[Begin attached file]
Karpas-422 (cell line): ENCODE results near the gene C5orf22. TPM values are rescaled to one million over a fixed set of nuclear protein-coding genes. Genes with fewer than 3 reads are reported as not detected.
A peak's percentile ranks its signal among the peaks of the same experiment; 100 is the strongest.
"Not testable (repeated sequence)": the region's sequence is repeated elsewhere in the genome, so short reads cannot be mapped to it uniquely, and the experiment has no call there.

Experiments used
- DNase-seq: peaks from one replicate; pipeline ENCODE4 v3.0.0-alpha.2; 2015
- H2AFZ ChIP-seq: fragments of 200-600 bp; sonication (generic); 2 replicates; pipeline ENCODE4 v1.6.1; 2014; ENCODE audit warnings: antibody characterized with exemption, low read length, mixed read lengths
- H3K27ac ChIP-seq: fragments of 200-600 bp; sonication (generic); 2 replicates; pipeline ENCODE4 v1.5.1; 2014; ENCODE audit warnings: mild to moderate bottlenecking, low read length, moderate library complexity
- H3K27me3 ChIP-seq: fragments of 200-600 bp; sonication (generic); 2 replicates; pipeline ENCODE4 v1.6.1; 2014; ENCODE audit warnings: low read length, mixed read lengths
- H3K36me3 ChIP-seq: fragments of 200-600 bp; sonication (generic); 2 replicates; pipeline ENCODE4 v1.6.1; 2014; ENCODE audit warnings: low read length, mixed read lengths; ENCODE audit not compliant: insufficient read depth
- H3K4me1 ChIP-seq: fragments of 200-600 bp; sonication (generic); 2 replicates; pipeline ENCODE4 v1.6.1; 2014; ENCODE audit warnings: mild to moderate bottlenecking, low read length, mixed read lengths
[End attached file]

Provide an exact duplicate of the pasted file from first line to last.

Karpas-422 (cell line): ENCODE results near the gene C5orf22. TPM values are rescaled to one million over a fixed set of nuclear protein-coding genes. Genes with fewer than 3 reads are reported as not detected.
A peak's percentile ranks its signal among the peaks of the same experiment; 100 is the strongest.
"Not testable (repeated sequence)": the region's sequence is repeated elsewhere in the genome, so short reads cannot be mapped to it uniquely, and the experiment has no call there.

Experiments used
- DNase-seq: peaks from one replicate; pipeline ENCODE4 v3.0.0-alpha.2; 2015
- H2AFZ ChIP-seq: fragments of 200-600 bp; sonication (generic); 2 replicates; pipeline ENCODE4 v1.6.1; 2014; ENCODE audit warnings: antibody characterized with exemption, low read length, mixed read lengths
- H3K27ac ChIP-seq: fragments of 200-600 bp; sonication (generic); 2 replicates; pipeline ENCODE4 v1.5.1; 2014; ENCODE audit warnings: mild to moderate bottlenecking, low read length, moderate library complexity
- H3K27me3 ChIP-seq: fragments of 200-600 bp; sonication (generic); 2 replicates; pipeline ENCODE4 v1.6.1; 2014; ENCODE audit warnings: low read length, mixed read lengths
- H3K36me3 ChIP-seq: fragments of 200-600 bp; sonication (generic); 2 replicates; pipeline ENCODE4 v1.6.1; 2014; ENCODE audit warnings: low read length, mixed read lengths; ENCODE audit not compliant: insufficient read depth
- H3K4me1 ChIP-seq: fragments of 200-600 bp; sonication (generic); 2 replicates; pipeline ENCODE4 v1.6.1; 2014; ENCODE audit warnings: mild to moderate bottlenecking, low read length, mixed read lengths